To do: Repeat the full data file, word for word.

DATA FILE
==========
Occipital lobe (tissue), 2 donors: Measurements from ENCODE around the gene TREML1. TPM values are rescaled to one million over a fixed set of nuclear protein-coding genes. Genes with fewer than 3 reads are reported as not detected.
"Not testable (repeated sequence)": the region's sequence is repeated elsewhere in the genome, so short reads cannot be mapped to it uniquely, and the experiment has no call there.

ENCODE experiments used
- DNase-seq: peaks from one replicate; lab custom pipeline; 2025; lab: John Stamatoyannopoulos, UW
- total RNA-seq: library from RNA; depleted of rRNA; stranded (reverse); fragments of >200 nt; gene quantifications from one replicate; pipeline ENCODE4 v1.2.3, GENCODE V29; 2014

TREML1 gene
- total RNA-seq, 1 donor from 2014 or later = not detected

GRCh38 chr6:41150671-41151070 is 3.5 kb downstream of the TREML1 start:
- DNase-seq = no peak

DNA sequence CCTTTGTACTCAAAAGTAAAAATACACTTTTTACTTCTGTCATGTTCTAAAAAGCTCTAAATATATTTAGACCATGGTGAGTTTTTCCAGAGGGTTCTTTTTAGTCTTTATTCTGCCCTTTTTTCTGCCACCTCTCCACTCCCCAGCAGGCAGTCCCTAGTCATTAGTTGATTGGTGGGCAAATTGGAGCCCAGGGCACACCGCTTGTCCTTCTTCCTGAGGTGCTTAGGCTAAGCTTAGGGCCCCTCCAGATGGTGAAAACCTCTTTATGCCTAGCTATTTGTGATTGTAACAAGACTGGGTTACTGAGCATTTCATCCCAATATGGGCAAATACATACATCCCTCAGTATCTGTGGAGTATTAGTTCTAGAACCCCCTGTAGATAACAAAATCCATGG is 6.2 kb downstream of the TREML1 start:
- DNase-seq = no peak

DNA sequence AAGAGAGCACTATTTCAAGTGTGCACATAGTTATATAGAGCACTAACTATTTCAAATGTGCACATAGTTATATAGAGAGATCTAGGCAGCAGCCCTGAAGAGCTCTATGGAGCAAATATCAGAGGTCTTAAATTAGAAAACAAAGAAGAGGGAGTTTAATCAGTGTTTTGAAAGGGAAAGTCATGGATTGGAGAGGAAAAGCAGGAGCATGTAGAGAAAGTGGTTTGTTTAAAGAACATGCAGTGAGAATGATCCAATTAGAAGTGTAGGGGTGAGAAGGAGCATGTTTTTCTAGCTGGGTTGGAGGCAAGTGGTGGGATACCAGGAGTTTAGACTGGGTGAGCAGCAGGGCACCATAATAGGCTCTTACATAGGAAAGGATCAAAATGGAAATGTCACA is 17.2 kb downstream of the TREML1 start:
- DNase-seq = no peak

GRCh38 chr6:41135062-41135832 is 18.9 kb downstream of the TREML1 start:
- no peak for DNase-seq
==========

Occipital lobe (tissue), 2 donors: Measurements from ENCODE around the gene TREML1. TPM values are rescaled to one million over a fixed set of nuclear protein-coding genes. Genes with fewer than 3 reads are reported as not detected.
"Not testable (repeated sequence)": the region's sequence is repeated elsewhere in the genome, so short reads cannot be mapped to it uniquely, and the experiment has no call there.

ENCODE experiments used
- DNase-seq: peaks from one replicate; lab custom pipeline; 2025; lab: John Stamatoyannopoulos, UW
- total RNA-seq: library from RNA; depleted of rRNA; stranded (reverse); fragments of >200 nt; gene quantifications from one replicate; pipeline ENCODE4 v1.2.3, GENCODE V29; 2014

TREML1 gene
- total RNA-seq, 1 donor from 2014 or later = not detected

GRCh38 chr6:41150671-41151070 is 3.5 kb downstream of the TREML1 start:
- DNase-seq = no peak

DNA sequence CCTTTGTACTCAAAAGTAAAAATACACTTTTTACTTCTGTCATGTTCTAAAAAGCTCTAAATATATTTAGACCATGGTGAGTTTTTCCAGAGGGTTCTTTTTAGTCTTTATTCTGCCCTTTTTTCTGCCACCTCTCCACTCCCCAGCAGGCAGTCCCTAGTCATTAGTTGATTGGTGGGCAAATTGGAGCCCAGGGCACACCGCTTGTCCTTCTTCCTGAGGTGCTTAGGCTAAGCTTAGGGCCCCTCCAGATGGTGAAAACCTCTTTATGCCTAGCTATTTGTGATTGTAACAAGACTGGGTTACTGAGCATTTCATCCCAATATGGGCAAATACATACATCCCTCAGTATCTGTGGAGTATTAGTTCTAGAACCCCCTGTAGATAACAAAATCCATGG is 6.2 kb downstream of the TREML1 start:
- DNase-seq = no peak

DNA sequence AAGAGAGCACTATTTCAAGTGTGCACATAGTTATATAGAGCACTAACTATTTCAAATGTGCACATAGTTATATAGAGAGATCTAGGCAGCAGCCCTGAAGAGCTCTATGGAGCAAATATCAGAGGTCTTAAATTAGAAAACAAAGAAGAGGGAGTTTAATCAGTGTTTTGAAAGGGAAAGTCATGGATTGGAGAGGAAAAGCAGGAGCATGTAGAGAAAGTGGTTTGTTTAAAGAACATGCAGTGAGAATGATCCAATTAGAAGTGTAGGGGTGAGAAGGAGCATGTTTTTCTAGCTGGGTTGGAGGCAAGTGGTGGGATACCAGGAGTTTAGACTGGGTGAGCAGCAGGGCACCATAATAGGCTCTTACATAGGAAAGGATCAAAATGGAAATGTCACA is 17.2 kb downstream of the TREML1 start:
- DNase-seq = no peak

GRCh38 chr6:41135062-41135832 is 18.9 kb downstream of the TREML1 start:
- no peak for DNase-seq